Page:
In some cases, the “expiration date” on food products does not indicate that they are expired. Each year, consumers throw out more than $200 billion worth of perfectly good food because of the expiration date. In reality, most expiration dates serve as guidelines more than rules. Even the U.S. Department of Agriculture (USDA) says the food is still safe to eat even after the date has passed, as long as it’s not showing any signs of spoilage. (h/t to UrbanSurvivalSite.com)
Understanding date labels
Here are some dating labels that will explain what food expiration date terms mean, which foods to throw out by expiration dates, and which ones to keep to help reduce food waste. (Related: Food waste is costing us all: The environmental and financial cost of spoiled food.)
- Best if used by – This indicates that the food will be at peak quality by the date listed. While it is still safe to eat after the date, its taste won’t be as good.
- Use by – This means that the food should be eaten by the expiration date. To be safe, consume it by the date given.
- Sell by – This date is for retailers; it means that the products must be sold off the shelves by the date given. Most foods are still safe to eat for some time after that.
Foods to throw out by expiration dates
- Berries – Blueberries, strawberries, and other berries should be thrown out after the expiration date because they will grow soft and moldy. Always keep them in the fridge and eat them within 10 days after their date of purchase. If you put them in the freezer, they can last up to six months.
- Meat – Sliced deli meat may last for three to five days after opening. Prepackaged sliced deli meat can carry bacteria that grow even in cold temperatures, so its best to avoid eating them after the date on the packaging.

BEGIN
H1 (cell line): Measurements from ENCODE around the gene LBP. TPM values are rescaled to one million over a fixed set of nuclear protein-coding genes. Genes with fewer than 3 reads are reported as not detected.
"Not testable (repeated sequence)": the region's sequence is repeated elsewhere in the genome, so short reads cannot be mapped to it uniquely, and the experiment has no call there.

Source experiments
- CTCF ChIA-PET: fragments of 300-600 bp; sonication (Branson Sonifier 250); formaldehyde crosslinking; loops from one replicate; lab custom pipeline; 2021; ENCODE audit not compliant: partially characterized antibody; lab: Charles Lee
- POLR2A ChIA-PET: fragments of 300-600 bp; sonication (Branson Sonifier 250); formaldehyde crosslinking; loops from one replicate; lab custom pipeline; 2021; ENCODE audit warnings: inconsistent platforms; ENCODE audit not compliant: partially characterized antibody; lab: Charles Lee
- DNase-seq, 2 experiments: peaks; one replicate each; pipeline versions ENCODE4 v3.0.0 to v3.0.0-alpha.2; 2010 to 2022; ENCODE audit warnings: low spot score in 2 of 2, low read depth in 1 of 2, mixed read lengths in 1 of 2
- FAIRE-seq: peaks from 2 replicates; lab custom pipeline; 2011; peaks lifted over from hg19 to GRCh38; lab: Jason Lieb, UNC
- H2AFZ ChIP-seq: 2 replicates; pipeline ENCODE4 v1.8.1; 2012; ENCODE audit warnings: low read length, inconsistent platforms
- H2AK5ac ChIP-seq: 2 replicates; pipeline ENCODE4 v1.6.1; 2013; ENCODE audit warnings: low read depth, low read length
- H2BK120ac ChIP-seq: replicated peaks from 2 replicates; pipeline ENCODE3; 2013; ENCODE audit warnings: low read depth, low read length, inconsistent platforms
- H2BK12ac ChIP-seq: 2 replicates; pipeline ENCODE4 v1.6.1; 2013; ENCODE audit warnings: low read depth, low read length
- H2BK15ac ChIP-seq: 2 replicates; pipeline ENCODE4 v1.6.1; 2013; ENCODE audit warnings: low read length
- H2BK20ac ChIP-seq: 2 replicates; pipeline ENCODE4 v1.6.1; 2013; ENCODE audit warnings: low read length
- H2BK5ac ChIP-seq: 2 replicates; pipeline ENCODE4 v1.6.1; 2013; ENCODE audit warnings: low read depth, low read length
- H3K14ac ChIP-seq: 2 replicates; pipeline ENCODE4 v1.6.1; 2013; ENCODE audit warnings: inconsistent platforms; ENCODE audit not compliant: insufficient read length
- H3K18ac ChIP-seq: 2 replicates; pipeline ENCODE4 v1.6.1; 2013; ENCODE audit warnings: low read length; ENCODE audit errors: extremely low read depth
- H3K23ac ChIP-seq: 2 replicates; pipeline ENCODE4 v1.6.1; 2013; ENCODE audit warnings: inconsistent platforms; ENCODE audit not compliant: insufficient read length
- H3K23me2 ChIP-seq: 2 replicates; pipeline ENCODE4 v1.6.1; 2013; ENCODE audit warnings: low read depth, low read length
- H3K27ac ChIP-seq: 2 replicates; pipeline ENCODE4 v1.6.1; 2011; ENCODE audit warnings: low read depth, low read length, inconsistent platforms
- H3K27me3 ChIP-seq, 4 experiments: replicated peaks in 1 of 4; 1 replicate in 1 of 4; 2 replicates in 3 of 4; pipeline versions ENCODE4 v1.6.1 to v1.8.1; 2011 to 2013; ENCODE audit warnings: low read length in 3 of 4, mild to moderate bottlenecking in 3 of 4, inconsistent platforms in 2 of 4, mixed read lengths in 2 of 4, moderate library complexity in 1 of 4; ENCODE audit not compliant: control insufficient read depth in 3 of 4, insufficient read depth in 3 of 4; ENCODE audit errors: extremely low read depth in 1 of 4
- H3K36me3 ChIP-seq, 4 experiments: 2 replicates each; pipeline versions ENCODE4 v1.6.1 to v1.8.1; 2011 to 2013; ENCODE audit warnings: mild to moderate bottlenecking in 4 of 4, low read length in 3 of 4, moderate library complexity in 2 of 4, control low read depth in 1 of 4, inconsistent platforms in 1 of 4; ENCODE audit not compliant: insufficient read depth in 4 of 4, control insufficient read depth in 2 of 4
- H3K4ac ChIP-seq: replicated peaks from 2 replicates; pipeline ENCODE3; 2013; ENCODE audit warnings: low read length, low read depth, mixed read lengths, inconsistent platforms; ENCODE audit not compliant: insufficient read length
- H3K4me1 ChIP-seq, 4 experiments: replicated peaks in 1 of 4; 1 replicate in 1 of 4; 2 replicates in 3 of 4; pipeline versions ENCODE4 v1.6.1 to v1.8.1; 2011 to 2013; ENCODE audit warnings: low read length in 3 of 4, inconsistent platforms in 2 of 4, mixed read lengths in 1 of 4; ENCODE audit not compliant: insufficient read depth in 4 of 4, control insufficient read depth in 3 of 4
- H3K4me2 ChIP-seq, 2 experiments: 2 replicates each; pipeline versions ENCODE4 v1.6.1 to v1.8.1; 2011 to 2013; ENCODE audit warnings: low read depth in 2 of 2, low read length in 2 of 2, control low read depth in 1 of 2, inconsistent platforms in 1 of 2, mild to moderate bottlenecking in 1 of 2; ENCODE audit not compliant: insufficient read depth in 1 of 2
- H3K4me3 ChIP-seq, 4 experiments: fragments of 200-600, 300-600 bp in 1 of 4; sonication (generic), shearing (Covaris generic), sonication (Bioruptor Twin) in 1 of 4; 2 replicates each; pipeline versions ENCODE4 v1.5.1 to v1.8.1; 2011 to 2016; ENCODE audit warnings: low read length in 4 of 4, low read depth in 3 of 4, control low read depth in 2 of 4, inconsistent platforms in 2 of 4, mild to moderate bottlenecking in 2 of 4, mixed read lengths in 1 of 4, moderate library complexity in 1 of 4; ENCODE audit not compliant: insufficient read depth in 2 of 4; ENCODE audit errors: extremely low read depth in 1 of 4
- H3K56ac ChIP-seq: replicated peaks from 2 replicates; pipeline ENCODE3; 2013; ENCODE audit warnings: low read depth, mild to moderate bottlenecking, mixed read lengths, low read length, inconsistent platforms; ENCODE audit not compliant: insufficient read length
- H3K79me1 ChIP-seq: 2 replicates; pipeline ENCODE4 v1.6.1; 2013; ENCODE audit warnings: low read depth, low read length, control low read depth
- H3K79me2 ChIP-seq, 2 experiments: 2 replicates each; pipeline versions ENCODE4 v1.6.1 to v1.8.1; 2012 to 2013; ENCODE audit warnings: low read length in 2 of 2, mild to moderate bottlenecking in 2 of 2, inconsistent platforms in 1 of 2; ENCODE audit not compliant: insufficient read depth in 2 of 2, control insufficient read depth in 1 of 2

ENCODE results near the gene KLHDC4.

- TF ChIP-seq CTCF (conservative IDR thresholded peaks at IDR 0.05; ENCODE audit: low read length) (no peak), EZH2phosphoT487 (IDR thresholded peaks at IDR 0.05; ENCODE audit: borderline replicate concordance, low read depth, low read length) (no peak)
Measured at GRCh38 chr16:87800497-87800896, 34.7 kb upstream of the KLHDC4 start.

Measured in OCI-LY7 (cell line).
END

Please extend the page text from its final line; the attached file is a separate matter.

- Milk – Store milk at the same temperature as it was in the grocery store to avoid bacterial contamination. Milk and other dairy products should be consumed by the date of expiration.
- Seafood – Seafood is generally very susceptible to contamination by bacteria, so eat it as soon as possible after buying.
Foods you can eat past the expiration date
- Anything pickled – Pickled foods are stored in acidic and salty liquid, so they will be safe to eat for several months after the expiration date.
- Bread and cereal – Putting your bread in the freezer before the expiration date will extend its shelf life a lot longer than it would on the counter or in the refrigerator. The same goes for cereal, except it doesn’t need to be frozen in order to last long. Make sure to properly seal it to make it last for six months to one year after the expiration date. Although it may not taste as fresh, it will still be safe to eat.
- Canned goods – Canned goods are popular among preppers because they last for a long time, even after their official expiration date. This is because the food inside the cans does not get any air or oxygen, so there’s no potential for bacteria to grow. Generally, if the cans are untampered and stored in a cool and dark place, they are safe to eat. However, some canned goods are best used by the following dates: Canned fruit and canned tomatoes – use within 12 to 18 months of purchase; canned vegetables, meat, and fish – consume within two to five years of purchase.
- Eggs – Eggs will last for at least one month after the expiration date as long as you keep them properly refrigerated. You can test your eggs if they’re safe to eat by putting them in a bowl of water; if they sink, they’re still good; if they float, throw them out.
- Mayonnaise – Mayonnaise can last up to four months following the expiration date if it is stored at the same temperature at home as it was in the grocery store.
- Meat – Meat goes bad fast, but freezing it can extend its shelf life by up to one year after the expiration date.
- Pasta – Pasta can last for several years past the expiration date. Make sure to seal it properly and store it in a cool, dark place.